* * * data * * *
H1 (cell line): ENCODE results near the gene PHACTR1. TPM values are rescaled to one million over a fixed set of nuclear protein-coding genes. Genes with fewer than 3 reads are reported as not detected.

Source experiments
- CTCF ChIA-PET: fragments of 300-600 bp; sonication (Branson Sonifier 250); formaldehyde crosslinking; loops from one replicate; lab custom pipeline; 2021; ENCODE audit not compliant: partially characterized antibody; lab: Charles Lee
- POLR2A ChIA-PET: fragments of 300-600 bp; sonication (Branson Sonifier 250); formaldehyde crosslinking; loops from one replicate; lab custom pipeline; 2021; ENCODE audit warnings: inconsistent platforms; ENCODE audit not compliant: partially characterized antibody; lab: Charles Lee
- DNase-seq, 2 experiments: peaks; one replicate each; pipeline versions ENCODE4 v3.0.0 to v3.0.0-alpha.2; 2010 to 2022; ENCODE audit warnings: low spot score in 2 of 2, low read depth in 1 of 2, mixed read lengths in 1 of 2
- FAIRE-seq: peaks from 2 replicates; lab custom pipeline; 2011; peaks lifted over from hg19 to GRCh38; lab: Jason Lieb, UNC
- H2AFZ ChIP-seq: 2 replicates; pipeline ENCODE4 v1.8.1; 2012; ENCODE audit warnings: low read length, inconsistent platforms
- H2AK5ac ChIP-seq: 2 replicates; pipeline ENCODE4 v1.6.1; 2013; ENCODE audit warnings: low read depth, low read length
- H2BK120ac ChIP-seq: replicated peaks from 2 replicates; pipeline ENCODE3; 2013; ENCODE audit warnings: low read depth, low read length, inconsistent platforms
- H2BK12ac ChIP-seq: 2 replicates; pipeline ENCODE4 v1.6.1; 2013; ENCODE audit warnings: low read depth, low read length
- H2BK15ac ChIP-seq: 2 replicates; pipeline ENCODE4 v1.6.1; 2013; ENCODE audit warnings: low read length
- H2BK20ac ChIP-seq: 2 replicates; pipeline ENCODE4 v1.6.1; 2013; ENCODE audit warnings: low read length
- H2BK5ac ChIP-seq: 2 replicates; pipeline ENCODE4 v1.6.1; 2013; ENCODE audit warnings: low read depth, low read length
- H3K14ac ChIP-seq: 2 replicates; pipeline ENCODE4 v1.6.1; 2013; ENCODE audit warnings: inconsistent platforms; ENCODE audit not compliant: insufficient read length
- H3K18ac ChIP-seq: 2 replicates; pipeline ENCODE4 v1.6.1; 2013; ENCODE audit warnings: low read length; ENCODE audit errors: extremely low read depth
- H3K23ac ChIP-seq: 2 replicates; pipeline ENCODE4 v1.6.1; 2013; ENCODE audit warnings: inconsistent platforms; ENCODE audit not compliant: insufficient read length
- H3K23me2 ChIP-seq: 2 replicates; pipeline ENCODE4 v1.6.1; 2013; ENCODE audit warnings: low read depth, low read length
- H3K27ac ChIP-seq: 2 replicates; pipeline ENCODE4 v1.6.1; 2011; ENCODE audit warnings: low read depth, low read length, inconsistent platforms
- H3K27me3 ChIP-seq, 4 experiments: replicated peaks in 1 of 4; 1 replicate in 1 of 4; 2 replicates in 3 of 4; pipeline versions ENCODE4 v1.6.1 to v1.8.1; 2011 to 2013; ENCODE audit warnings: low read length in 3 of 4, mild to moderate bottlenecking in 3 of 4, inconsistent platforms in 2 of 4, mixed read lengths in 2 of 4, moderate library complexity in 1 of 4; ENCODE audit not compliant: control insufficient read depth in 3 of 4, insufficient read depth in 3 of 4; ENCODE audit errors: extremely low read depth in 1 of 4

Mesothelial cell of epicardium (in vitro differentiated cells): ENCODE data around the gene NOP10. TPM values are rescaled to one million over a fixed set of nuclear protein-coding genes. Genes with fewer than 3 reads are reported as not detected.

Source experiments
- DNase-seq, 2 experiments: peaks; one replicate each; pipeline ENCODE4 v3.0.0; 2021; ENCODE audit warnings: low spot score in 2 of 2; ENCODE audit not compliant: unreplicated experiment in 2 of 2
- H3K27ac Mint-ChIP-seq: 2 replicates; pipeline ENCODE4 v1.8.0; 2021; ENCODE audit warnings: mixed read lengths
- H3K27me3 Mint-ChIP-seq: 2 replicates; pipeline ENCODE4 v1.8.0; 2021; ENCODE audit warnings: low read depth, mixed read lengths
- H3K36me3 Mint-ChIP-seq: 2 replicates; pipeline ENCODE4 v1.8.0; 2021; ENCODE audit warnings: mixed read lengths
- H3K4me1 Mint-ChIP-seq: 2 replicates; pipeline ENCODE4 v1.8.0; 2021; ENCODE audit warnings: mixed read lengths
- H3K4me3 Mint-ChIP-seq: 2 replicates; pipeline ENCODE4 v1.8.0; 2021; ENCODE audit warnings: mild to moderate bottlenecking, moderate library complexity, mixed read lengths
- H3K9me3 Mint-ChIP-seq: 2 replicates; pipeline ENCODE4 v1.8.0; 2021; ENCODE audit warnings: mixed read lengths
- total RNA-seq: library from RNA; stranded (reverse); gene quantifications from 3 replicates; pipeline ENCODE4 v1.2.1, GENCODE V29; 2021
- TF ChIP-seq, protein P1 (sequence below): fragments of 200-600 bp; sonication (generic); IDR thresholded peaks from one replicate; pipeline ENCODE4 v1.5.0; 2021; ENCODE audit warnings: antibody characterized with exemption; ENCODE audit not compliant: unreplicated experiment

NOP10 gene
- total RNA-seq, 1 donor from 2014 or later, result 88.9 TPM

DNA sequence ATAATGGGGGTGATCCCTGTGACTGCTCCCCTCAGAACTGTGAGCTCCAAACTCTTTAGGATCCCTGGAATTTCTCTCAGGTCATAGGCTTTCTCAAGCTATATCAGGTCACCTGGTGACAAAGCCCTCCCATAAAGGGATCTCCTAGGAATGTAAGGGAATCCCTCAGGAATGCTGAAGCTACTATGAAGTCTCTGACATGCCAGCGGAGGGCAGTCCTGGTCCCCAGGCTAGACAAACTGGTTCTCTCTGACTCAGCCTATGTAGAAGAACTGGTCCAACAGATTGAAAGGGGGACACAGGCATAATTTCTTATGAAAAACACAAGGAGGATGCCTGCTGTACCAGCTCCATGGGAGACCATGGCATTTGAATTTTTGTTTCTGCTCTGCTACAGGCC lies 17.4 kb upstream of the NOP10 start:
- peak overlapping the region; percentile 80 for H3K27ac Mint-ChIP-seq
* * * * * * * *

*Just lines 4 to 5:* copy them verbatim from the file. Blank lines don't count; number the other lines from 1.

- POLR2A ChIA-PET: fragments of 300-600 bp; sonication (Branson Sonifier 250); formaldehyde crosslinking; loops from one replicate; lab custom pipeline; 2021; ENCODE audit warnings: inconsistent platforms; ENCODE audit not compliant: partially characterized antibody; lab: Charles Lee
- DNase-seq, 2 experiments: peaks; one replicate each; pipeline versions ENCODE4 v3.0.0 to v3.0.0-alpha.2; 2010 to 2022; ENCODE audit warnings: low spot score in 2 of 2, low read depth in 1 of 2, mixed read lengths in 1 of 2